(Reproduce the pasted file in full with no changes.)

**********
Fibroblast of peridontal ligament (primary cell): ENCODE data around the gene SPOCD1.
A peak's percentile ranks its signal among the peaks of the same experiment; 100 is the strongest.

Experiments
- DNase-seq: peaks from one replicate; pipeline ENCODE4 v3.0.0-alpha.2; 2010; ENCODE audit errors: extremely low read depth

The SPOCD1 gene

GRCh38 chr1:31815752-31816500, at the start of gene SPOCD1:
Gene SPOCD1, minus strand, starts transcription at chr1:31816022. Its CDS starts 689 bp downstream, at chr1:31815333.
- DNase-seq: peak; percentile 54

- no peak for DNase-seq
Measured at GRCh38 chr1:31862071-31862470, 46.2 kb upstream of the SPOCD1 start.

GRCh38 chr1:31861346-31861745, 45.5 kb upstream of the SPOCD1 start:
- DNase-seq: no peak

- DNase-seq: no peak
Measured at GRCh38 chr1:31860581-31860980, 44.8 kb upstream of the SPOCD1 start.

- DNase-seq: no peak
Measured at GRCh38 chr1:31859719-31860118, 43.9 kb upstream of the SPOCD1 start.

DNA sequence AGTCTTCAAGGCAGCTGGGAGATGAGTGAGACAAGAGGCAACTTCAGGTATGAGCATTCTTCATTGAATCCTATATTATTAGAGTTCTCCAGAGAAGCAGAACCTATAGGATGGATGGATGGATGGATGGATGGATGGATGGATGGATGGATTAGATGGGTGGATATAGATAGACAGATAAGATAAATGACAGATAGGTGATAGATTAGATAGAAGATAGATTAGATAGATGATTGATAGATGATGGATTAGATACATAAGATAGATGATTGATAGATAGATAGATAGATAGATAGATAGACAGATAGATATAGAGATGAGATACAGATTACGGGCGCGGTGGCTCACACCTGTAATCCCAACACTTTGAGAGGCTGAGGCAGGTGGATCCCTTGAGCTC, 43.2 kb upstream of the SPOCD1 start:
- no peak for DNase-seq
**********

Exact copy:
Fibroblast of peridontal ligament (primary cell): ENCODE data around the gene SPOCD1.
A peak's percentile ranks its signal among the peaks of the same experiment; 100 is the strongest.

Experiments
- DNase-seq: peaks from one replicate; pipeline ENCODE4 v3.0.0-alpha.2; 2010; ENCODE audit errors: extremely low read depth

The SPOCD1 gene

GRCh38 chr1:31815752-31816500, at the start of gene SPOCD1:
Gene SPOCD1, minus strand, starts transcription at chr1:31816022. Its CDS starts 689 bp downstream, at chr1:31815333.
- DNase-seq: peak; percentile 54

- no peak for DNase-seq
Measured at GRCh38 chr1:31862071-31862470, 46.2 kb upstream of the SPOCD1 start.

GRCh38 chr1:31861346-31861745, 45.5 kb upstream of the SPOCD1 start:
- DNase-seq: no peak

- DNase-seq: no peak
Measured at GRCh38 chr1:31860581-31860980, 44.8 kb upstream of the SPOCD1 start.

- DNase-seq: no peak
Measured at GRCh38 chr1:31859719-31860118, 43.9 kb upstream of the SPOCD1 start.

DNA sequence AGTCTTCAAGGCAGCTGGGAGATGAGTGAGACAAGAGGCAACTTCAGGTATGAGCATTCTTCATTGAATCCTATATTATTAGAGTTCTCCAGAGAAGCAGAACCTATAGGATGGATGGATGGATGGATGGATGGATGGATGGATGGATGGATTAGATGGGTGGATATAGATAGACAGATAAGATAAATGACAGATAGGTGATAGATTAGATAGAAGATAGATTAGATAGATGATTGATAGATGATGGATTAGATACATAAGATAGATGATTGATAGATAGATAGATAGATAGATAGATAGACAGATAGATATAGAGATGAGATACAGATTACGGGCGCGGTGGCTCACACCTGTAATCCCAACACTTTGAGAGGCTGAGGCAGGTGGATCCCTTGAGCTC, 43.2 kb upstream of the SPOCD1 start:
- no peak for DNase-seq